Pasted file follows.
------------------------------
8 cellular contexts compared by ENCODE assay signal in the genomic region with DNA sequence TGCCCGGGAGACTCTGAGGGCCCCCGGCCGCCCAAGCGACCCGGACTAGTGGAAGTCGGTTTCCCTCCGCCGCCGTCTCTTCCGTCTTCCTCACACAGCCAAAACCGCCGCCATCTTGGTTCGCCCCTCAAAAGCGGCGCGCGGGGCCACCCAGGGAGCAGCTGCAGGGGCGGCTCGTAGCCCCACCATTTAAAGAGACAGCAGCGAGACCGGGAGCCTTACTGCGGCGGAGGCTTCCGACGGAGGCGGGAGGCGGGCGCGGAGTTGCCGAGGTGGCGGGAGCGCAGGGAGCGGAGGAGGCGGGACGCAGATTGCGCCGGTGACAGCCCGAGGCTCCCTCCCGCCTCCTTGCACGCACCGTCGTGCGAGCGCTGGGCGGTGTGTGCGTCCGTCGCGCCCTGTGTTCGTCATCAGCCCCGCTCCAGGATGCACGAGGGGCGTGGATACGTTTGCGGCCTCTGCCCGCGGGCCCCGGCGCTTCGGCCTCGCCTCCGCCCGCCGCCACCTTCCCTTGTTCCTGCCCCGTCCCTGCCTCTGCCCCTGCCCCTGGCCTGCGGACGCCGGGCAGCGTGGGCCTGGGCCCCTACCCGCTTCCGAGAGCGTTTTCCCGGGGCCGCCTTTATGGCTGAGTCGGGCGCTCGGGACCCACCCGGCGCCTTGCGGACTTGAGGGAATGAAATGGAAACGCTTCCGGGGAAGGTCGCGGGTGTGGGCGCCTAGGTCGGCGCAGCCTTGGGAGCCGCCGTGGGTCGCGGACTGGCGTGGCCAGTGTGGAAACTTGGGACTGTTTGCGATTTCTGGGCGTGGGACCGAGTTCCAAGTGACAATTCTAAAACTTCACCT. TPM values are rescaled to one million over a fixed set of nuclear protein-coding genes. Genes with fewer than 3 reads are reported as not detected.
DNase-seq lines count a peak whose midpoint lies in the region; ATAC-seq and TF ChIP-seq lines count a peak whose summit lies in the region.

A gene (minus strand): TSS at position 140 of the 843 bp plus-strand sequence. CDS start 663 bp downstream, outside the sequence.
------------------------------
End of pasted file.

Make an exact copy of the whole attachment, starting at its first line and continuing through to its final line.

8 cellular contexts compared by ENCODE assay signal in the genomic region with DNA sequence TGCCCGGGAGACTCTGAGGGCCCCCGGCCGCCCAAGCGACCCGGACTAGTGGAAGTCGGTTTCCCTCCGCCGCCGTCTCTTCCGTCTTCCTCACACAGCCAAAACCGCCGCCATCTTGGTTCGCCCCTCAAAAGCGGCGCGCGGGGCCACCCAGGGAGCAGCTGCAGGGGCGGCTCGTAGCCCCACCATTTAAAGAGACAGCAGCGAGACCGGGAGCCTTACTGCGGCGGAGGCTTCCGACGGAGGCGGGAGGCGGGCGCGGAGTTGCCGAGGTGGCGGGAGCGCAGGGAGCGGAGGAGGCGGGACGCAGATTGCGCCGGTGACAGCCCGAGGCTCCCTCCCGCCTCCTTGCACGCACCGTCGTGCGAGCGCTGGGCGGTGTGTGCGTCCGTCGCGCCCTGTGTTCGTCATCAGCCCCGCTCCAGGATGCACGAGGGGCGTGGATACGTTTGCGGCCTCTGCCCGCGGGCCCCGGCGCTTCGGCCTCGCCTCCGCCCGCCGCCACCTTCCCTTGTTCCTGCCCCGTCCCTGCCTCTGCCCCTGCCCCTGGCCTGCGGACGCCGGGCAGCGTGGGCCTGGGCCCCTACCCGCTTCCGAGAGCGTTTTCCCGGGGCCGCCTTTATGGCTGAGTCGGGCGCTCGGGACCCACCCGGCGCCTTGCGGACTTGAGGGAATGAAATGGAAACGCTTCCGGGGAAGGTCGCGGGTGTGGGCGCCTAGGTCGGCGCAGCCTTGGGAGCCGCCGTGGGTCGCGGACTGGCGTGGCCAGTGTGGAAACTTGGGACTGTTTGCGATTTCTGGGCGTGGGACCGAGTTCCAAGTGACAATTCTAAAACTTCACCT. TPM values are rescaled to one million over a fixed set of nuclear protein-coding genes. Genes with fewer than 3 reads are reported as not detected.
DNase-seq lines count a peak whose midpoint lies in the region; ATAC-seq and TF ChIP-seq lines count a peak whose summit lies in the region.

A gene (minus strand): TSS at position 140 of the 843 bp plus-strand sequence. CDS start 663 bp downstream, outside the sequence.